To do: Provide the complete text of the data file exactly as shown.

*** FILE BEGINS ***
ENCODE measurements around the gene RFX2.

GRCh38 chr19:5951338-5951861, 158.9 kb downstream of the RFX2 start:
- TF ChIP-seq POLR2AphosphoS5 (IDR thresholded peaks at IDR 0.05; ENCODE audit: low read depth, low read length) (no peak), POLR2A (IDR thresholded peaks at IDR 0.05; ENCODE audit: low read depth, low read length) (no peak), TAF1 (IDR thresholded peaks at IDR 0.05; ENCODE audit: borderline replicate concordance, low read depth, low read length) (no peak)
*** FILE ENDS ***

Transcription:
ENCODE measurements around the gene RFX2.

GRCh38 chr19:5951338-5951861, 158.9 kb downstream of the RFX2 start:
- TF ChIP-seq POLR2AphosphoS5 (IDR thresholded peaks at IDR 0.05; ENCODE audit: low read depth, low read length) (no peak), POLR2A (IDR thresholded peaks at IDR 0.05; ENCODE audit: low read depth, low read length) (no peak), TAF1 (IDR thresholded peaks at IDR 0.05; ENCODE audit: borderline replicate concordance, low read depth, low read length) (no peak)